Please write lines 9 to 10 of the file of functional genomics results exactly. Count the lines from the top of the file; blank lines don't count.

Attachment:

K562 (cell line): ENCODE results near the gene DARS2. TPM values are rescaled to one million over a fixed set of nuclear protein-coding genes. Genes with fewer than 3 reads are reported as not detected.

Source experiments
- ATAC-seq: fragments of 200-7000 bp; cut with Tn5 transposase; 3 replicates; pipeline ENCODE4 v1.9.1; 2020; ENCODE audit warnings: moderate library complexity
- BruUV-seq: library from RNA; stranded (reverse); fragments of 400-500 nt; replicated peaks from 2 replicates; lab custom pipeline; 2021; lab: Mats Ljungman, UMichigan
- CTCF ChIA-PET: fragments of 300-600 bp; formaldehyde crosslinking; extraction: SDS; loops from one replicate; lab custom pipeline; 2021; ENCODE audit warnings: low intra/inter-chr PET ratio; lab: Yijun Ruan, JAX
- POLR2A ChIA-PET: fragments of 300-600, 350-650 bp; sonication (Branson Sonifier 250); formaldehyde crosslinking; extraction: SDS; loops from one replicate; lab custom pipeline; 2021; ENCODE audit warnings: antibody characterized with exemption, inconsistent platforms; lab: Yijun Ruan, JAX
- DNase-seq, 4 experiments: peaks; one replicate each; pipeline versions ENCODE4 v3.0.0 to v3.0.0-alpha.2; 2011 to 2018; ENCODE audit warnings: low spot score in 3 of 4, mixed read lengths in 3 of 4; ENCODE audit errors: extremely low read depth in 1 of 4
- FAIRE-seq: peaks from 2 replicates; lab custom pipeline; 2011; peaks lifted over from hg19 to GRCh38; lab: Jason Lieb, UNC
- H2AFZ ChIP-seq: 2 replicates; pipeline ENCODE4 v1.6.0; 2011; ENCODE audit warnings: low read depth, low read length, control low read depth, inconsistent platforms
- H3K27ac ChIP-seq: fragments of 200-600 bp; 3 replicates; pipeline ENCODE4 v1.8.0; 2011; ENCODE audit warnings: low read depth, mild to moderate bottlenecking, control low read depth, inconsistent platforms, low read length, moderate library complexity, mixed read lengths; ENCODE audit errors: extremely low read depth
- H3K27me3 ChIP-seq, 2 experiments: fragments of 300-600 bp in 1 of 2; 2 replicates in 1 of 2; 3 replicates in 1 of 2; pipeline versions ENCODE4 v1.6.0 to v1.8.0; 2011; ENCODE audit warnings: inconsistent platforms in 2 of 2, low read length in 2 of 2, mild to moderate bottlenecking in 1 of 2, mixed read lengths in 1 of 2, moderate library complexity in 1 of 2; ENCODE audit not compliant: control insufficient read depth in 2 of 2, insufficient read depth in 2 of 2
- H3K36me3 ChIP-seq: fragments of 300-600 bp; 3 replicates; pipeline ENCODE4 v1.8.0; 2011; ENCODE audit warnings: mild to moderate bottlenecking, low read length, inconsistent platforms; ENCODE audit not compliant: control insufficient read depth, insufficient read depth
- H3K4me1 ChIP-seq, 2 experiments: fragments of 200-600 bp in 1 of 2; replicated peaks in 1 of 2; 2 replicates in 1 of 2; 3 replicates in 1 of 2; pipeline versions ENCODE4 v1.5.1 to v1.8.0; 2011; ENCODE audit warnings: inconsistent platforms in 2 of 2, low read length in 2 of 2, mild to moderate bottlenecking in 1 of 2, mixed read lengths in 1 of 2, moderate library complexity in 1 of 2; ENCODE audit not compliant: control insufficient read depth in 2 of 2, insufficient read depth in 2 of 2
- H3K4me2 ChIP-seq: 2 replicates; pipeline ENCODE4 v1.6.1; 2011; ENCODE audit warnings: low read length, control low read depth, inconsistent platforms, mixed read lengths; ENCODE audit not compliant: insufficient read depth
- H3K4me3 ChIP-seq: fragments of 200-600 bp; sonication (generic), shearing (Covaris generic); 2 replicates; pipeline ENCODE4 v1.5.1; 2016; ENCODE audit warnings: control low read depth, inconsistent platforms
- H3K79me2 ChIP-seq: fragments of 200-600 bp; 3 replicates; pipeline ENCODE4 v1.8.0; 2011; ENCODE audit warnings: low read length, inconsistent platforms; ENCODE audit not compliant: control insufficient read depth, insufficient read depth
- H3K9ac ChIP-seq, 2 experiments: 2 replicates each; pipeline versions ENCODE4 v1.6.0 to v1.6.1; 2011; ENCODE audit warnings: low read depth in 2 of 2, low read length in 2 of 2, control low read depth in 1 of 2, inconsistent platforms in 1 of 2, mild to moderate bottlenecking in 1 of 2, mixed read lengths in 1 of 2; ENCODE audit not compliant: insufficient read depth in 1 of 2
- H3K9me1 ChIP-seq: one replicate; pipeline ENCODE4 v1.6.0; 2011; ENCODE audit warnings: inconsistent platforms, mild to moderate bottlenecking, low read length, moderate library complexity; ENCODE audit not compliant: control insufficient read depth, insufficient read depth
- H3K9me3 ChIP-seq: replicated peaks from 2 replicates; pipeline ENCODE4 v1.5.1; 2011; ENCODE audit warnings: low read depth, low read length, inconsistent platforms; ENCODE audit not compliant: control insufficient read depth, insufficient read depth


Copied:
- H2AFZ ChIP-seq: 2 replicates; pipeline ENCODE4 v1.6.0; 2011; ENCODE audit warnings: low read depth, low read length, control low read depth, inconsistent platforms
- H3K27ac ChIP-seq: fragments of 200-600 bp; 3 replicates; pipeline ENCODE4 v1.8.0; 2011; ENCODE audit warnings: low read depth, mild to moderate bottlenecking, control low read depth, inconsistent platforms, low read length, moderate library complexity, mixed read lengths; ENCODE audit errors: extremely low read depth